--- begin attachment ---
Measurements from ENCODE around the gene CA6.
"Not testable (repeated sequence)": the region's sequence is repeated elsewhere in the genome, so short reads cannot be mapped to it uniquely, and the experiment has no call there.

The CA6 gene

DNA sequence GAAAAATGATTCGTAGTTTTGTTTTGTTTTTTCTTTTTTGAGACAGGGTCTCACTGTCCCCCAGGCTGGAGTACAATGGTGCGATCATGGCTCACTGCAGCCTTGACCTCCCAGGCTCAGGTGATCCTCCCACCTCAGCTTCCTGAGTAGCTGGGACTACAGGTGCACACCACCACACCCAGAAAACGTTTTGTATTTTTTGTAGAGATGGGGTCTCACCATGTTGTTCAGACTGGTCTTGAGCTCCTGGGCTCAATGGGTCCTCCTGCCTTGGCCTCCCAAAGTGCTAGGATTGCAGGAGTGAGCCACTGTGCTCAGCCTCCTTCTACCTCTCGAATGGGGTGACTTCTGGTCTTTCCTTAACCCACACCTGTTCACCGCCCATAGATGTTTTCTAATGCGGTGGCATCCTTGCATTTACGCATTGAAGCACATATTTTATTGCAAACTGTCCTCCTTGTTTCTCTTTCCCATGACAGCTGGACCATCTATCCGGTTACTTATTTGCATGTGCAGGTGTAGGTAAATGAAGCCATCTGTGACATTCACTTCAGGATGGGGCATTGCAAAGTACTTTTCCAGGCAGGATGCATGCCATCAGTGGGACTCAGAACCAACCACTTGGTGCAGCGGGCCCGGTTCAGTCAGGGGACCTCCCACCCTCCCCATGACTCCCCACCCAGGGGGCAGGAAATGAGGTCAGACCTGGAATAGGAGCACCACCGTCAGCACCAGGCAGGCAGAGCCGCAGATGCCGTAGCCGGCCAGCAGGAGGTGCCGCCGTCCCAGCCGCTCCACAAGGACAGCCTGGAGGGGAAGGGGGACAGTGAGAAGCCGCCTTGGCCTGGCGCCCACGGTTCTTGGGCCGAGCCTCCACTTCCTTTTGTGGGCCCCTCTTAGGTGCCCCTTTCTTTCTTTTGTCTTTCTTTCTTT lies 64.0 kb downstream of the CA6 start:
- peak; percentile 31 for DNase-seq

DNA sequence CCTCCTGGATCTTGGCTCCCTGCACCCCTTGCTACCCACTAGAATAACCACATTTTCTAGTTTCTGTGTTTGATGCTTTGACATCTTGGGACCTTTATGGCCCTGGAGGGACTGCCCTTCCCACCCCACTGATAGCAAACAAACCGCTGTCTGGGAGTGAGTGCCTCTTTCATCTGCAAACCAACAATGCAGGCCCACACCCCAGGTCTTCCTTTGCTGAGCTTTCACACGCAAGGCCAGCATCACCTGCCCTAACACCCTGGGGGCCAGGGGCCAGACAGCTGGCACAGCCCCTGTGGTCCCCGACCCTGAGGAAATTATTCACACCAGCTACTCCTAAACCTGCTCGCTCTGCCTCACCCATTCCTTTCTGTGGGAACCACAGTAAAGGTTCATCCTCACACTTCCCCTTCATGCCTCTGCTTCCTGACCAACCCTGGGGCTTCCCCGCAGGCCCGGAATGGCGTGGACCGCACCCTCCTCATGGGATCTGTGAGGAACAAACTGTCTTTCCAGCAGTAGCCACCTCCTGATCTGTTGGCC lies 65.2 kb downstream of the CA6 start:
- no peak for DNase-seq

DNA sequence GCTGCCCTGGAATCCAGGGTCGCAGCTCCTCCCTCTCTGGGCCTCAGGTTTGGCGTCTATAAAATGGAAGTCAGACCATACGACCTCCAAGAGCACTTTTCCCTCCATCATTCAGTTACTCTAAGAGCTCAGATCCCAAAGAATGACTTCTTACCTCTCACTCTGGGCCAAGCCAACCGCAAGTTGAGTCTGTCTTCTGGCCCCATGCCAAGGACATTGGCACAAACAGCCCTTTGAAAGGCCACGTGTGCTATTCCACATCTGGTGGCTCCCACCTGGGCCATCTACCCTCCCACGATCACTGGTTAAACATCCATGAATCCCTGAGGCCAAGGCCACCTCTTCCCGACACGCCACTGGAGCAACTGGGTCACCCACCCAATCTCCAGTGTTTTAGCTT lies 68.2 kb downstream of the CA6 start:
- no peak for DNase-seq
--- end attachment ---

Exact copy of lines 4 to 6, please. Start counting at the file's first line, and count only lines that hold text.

DNA sequence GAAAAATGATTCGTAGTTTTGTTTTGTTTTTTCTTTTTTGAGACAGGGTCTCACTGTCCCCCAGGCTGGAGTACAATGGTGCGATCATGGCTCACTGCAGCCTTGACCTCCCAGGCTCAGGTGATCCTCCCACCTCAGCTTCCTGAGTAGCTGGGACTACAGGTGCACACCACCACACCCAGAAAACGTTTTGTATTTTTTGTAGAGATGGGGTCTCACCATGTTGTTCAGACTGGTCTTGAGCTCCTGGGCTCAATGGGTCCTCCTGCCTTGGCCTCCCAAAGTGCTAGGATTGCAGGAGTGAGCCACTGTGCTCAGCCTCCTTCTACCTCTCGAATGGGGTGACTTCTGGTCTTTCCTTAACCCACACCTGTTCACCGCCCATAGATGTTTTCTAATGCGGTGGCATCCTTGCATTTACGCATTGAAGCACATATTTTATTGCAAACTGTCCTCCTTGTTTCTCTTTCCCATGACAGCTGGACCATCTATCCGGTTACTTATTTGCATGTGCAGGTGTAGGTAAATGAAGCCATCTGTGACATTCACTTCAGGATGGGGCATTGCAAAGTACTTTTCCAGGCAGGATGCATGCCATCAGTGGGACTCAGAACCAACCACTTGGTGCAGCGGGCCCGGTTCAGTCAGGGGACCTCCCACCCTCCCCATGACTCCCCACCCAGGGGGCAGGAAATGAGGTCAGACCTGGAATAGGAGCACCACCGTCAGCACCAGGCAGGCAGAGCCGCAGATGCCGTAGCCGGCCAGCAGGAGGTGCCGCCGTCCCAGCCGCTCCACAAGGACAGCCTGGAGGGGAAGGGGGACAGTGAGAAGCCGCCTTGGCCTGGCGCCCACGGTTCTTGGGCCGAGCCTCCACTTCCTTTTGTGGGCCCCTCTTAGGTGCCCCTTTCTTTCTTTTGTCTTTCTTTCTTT lies 64.0 kb downstream of the CA6 start:
- peak; percentile 31 for DNase-seq

DNA sequence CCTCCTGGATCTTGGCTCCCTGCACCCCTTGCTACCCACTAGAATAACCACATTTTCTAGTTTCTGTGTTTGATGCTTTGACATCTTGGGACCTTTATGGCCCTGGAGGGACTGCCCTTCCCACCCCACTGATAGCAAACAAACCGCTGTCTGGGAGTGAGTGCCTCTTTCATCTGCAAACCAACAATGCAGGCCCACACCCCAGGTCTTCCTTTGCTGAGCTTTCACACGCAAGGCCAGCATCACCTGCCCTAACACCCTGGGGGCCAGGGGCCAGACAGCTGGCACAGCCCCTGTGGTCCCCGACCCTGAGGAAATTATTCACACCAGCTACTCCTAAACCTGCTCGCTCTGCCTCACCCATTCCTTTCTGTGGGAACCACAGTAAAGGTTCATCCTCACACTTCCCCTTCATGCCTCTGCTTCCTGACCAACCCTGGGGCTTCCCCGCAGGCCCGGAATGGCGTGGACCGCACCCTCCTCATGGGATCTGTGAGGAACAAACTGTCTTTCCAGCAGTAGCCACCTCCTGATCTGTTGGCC lies 65.2 kb downstream of the CA6 start: